In the original Star Wars: Episode IV: A New Hope, Han Solo (Harrison Ford) was the wisecracking sidekick who stole the show, earning the status of beloved main character in the sequels. So it's no surprise that, for its second "Star Wars Story" (a stand-alone film within the franchise's continuity), Disney chose to explore the early life of everyone's favorite smart-ass space smuggler.
A viewer who's been in carbon freeze since 1977 might expect a grittier story than this one, in which the once-amoral Solo is mostly a good guy. As for whether Alden Ehrenreich can replicate the dangerous, hotshot charisma of the young Ford — well, don't hope for miracles. Trying to imitate the eyebrow waggles, Ehrenreich looks more like Benicio del Toro, but that doesn't stop him from giving a perfectly likable performance in this shaggy-dog space opera.
Fans of the directing team of Phil Lord and Christopher Miller (The Lego Movie), who left the project over creative differences, may lament that their goofier, more freewheeling version will never see the screen. As finished and reshot by Ron Howard, however, Solo is still more (intentionally) comedic than Star Wars ever was under George Lucas' reign, with a jaunty irreverence that fans of "Firefly" will recognize.
Solo has the episodic quality of a TV series, too. While there's plenty of plot, much of it simply serves to facilitate the obligatory action set pieces and callbacks to other films, and the climax isn't particularly nail-biting.
We follow Han from his humble beginnings as a thieving street urchin through a stint as a grunt in the Imperial Army — where he meets his own sidekick, Chewbacca (Joonas Suotamo) — to the crew of master criminal Tobias Beckett (Woody Harrelson). After their first heist takes an ugly turn, Han and Beckett must complete a second, seemingly impossible one or face the wrath of a crime boss (Paul Bettany).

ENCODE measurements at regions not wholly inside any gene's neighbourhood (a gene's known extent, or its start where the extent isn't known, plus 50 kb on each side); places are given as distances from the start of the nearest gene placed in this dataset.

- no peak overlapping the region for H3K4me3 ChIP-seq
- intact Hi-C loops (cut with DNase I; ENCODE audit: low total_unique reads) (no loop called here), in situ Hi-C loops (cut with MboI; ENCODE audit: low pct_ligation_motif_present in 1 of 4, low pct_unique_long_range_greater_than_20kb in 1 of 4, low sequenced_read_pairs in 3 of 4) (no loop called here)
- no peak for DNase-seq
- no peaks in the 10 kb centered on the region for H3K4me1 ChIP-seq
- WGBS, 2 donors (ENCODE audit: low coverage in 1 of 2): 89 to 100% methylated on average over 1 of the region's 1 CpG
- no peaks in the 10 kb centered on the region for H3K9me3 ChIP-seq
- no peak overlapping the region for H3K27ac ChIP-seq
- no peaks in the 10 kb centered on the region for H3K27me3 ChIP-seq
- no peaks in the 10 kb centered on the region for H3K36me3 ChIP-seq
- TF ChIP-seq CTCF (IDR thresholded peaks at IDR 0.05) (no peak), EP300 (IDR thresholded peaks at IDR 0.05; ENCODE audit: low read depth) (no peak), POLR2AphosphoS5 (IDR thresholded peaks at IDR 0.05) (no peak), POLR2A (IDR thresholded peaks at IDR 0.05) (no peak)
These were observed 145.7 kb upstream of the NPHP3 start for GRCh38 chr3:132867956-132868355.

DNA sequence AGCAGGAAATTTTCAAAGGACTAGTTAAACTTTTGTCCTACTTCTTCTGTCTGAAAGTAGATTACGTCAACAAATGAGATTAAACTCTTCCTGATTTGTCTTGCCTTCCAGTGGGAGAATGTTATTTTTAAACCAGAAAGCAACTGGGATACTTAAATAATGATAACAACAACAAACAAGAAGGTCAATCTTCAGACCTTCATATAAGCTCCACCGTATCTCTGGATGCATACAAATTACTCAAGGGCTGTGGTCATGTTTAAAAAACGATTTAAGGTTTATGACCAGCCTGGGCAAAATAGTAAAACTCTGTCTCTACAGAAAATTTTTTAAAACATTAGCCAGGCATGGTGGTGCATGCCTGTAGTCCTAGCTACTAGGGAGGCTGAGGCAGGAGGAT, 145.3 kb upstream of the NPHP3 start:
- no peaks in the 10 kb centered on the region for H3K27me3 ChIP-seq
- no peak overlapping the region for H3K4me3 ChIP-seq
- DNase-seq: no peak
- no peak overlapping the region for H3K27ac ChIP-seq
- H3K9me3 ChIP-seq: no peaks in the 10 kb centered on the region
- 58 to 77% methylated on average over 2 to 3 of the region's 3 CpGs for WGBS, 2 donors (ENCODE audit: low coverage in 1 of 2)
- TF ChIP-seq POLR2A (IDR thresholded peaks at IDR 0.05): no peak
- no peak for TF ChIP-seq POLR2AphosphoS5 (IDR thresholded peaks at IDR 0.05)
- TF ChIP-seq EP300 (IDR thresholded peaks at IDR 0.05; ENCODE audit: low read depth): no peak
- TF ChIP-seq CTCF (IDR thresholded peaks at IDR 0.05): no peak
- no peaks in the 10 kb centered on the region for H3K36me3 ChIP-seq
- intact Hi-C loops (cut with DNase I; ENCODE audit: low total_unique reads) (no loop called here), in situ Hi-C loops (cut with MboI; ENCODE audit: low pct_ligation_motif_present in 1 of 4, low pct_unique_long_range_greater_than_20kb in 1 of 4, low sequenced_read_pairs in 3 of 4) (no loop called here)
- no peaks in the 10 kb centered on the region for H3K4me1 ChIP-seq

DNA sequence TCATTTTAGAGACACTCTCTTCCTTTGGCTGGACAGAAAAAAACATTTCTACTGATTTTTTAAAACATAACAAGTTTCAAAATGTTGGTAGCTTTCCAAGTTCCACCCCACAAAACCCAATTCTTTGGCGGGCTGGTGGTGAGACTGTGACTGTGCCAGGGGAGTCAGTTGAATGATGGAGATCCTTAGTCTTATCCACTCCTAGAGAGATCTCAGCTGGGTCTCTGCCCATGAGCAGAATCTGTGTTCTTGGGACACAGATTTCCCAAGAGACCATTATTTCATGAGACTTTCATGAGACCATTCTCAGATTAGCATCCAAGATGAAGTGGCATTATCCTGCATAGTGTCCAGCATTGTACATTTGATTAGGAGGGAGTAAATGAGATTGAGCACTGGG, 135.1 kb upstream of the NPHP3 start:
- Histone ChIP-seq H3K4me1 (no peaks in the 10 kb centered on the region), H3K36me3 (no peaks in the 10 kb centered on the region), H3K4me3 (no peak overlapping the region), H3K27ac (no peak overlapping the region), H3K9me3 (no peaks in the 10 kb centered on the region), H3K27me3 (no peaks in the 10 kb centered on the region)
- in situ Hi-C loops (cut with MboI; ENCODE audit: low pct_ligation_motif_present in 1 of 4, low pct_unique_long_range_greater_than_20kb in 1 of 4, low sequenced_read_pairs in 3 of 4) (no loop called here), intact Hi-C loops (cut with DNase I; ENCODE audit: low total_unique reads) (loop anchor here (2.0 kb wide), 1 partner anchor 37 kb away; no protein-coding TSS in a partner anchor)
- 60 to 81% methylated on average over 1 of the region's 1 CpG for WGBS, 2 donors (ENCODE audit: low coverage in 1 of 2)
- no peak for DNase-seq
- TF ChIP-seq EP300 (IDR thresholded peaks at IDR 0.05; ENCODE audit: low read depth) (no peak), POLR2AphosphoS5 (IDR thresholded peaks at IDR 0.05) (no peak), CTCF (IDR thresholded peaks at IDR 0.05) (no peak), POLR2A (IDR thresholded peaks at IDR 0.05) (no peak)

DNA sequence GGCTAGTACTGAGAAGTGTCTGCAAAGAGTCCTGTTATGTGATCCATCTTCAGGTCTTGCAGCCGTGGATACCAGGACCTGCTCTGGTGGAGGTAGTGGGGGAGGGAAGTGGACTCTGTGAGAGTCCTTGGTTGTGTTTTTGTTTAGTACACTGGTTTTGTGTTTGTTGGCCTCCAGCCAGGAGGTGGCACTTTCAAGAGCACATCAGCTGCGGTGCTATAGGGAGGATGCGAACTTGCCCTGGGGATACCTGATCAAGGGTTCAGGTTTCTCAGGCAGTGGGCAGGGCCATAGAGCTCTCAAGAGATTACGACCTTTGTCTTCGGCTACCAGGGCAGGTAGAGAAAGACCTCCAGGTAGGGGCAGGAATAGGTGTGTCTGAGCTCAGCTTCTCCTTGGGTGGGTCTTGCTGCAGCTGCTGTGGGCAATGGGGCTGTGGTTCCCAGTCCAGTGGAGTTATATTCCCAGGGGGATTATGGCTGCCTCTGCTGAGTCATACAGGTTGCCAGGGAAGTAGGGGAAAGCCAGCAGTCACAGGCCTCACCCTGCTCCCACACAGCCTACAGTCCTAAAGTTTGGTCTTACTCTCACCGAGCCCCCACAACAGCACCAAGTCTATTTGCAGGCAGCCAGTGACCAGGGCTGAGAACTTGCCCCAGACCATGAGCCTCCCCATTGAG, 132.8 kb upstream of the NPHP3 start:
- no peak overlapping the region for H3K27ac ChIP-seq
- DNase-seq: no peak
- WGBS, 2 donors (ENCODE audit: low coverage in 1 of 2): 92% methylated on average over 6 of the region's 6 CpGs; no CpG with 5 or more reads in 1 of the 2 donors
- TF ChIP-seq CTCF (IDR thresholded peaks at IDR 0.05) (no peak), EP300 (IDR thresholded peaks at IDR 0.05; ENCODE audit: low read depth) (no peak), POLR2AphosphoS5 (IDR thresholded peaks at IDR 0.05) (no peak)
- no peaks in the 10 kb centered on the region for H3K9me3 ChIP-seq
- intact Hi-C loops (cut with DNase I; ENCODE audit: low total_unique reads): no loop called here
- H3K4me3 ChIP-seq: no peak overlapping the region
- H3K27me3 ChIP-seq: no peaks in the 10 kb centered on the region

Everything involving the banter between Han and Chewie is a delight, as is the rivalry between Han and the dapper Lando Calrissian (Donald Glover), whose ship, the Millennium Falcon, the crew needs to complete the job. The movie is at its best when it's just about the one-upping maneuvers of interstellar con men (and women, and various nonhumans).
But everything involving Han's childhood sweetheart (Emilia Clarke), who's supposed to provide the story with an emotional arc, feels patchy and unrealized. While it's nice to see a morally ambiguous female character in Star Wars, one gets the sense that this one is still on the drawing board.
The film's haircuts evoke the disco era, and some of its production design harks back to World War II (one of Lucas' cultural touchstones). Yet Solo is very much 21st-century Star Wars, full of plucky underdogs and ragtag freedom fighters (as opposed to the organized forces of the Rebellion). Even the droids get in on self-determination; Phoebe Waller-Bridge contributes a hilarious voice-over as L3-37, who preaches liberation with the breathless enthusiasm of a recently "woke" undergrad.
Star Wars movies have never before broached the idea that their sentient hunks of metal might have rights, but why not? The droids have always been among the most engaging cast members, perhaps because they aren't saddled with the weight of all that Joseph Campbell mythology.
Neither is Han Solo. But, in a blockbuster landscape filled with snarky daredevils (Deadpool, Tony Stark and Star-Lord, to name just three from the flicks this one is currently competing with), he simply isn't the draw he used to be.